Arranged Overdraft Confusion Watch

Hughcifer
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I'm applying for a student current account with Santander, and they say: "When you open your account you’ll get an Arranged Overdraft limit of £250" (which is increased later). I have two ideas on how this might work, but i'm not sure which, if either, is correct:

1. Once you reach £0 in your account, you automatically enter the arranged overdraft, from which you will use money (or must you request this first before it can happen?)
2. You ask for the overdraft and are immediately given all of the cash regardless of how much money you have in your account

I can't find anywhere that tells me how it actually works, so any replies telling me if one of my ideas is correct are much appreciated thanks.
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999tigger
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(Original post by Hughcifer)
I'm applying for a student current account with Santander, and they say: "When you open your account you’ll get an Arranged Overdraft limit of £250" (which is increased later). I have two ideas on how this might work, but i'm not sure which, if either, is correct:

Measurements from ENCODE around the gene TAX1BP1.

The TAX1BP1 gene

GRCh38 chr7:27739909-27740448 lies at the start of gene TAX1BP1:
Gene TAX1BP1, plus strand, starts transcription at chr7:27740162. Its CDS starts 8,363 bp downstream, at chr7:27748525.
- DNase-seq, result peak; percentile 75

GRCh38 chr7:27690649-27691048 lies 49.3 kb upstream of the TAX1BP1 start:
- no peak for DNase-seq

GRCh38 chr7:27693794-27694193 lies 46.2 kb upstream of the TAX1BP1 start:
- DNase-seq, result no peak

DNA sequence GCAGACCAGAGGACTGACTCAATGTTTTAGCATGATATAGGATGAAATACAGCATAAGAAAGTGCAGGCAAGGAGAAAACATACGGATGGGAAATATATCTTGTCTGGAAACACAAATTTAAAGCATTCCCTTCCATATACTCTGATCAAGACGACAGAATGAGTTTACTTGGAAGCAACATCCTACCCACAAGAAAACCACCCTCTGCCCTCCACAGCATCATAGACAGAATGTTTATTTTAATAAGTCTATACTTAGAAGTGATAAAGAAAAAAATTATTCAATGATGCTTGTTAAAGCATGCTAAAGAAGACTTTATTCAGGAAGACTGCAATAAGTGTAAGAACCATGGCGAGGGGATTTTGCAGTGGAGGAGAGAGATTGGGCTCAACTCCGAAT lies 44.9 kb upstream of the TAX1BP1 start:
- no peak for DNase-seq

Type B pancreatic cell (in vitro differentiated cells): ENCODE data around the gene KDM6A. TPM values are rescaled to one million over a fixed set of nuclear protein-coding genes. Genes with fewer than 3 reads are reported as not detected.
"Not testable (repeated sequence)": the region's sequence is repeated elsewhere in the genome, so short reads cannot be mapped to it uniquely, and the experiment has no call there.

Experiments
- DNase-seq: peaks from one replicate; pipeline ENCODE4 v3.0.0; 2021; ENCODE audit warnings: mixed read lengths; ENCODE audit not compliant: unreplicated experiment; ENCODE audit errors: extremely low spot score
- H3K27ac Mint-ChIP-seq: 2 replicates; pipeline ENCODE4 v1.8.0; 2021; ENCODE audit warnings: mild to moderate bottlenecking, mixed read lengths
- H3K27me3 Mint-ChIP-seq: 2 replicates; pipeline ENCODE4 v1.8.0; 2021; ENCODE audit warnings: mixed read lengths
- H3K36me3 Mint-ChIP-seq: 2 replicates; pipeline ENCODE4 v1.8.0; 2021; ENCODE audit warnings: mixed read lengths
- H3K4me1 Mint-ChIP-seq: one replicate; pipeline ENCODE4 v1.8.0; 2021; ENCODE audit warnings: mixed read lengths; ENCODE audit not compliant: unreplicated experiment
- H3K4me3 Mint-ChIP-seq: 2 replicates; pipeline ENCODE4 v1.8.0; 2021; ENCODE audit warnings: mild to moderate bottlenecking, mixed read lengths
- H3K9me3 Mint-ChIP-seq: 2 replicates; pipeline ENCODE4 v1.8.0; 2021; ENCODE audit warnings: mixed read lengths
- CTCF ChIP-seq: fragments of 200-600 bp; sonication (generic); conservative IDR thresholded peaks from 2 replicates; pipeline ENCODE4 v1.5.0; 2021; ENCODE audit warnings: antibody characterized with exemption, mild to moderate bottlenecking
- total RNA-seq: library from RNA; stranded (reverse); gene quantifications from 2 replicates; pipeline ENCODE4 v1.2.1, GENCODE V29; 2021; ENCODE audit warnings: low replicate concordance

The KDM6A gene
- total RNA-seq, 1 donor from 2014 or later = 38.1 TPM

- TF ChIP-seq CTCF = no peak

1. Once you reach £0 in your account, you automatically enter the arranged overdraft, from which you will use money (or must you request this first before it can happen?)
2. You ask for the overdraft and are immediately given all of the cash regardless of how much money you have in your account

I can't find anywhere that tells me how it actually works, so any replies telling me if one of my ideas is correct are much appreciated thanks.
I would say once the account is open you are free to use the £250.
The rest of the od is subject to you asking and that will in turn rely on you starting to pay in your loan money £500 per term as in the conditions plus use it as an account.

Any agreed od is always the last money to be used, so they will apply against your current balance and when that is 0 they will then eat into your overdraft.

Hope that explains things.

When an account says od on application just realise they cna say no, so the top amount is more likely to be achieved by people who dont need it. It is not a given. Best od imo is Nationwide.
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Hughcifer
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(Original post by 999tigger)
I would say once the account is open you are free to use the £250.
The rest of the od is subject to you asking and that will in turn rely on you starting to pay in your loan money £500 per term as in the conditions plus use it as an account.

Any agreed od is always the last money to be used, so they will apply against your current balance and when that is 0 they will then eat into your overdraft.

Hope that explains things.

When an account says od on application just realise they cna say no, so the top amount is more likely to be achieved by people who dont need it. It is not a given. Best od imo is Nationwide.
Ah, this makes sense. Thanks for your response!
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